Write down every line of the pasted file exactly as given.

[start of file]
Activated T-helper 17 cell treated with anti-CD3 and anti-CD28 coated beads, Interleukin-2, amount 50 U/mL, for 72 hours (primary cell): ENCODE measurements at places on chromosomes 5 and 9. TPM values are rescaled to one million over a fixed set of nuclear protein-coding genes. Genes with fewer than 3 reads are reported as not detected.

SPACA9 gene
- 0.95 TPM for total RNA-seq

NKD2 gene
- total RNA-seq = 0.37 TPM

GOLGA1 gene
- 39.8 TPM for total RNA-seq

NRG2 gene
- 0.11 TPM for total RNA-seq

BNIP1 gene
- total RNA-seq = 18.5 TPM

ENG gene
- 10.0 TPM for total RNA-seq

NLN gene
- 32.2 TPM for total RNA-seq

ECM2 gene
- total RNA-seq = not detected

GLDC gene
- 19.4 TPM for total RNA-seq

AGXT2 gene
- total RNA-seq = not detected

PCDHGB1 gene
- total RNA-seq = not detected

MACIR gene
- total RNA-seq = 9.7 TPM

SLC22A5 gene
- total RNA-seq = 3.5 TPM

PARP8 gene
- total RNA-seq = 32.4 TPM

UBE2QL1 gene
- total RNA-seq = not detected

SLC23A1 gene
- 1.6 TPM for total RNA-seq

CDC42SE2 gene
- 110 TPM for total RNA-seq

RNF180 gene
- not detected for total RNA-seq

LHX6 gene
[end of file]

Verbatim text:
Activated T-helper 17 cell treated with anti-CD3 and anti-CD28 coated beads, Interleukin-2, amount 50 U/mL, for 72 hours (primary cell): ENCODE measurements at places on chromosomes 5 and 9. TPM values are rescaled to one million over a fixed set of nuclear protein-coding genes. Genes with fewer than 3 reads are reported as not detected.

SPACA9 gene
- 0.95 TPM for total RNA-seq

NKD2 gene
- total RNA-seq = 0.37 TPM

GOLGA1 gene
- 39.8 TPM for total RNA-seq

NRG2 gene
- 0.11 TPM for total RNA-seq

BNIP1 gene
- total RNA-seq = 18.5 TPM

ENG gene
- 10.0 TPM for total RNA-seq

NLN gene
- 32.2 TPM for total RNA-seq

ECM2 gene
- total RNA-seq = not detected

GLDC gene
- 19.4 TPM for total RNA-seq

AGXT2 gene
- total RNA-seq = not detected

PCDHGB1 gene
- total RNA-seq = not detected

MACIR gene
- total RNA-seq = 9.7 TPM

SLC22A5 gene
- total RNA-seq = 3.5 TPM

PARP8 gene
- total RNA-seq = 32.4 TPM

UBE2QL1 gene
- total RNA-seq = not detected

SLC23A1 gene
- 1.6 TPM for total RNA-seq

CDC42SE2 gene
- 110 TPM for total RNA-seq

RNF180 gene
- not detected for total RNA-seq

LHX6 gene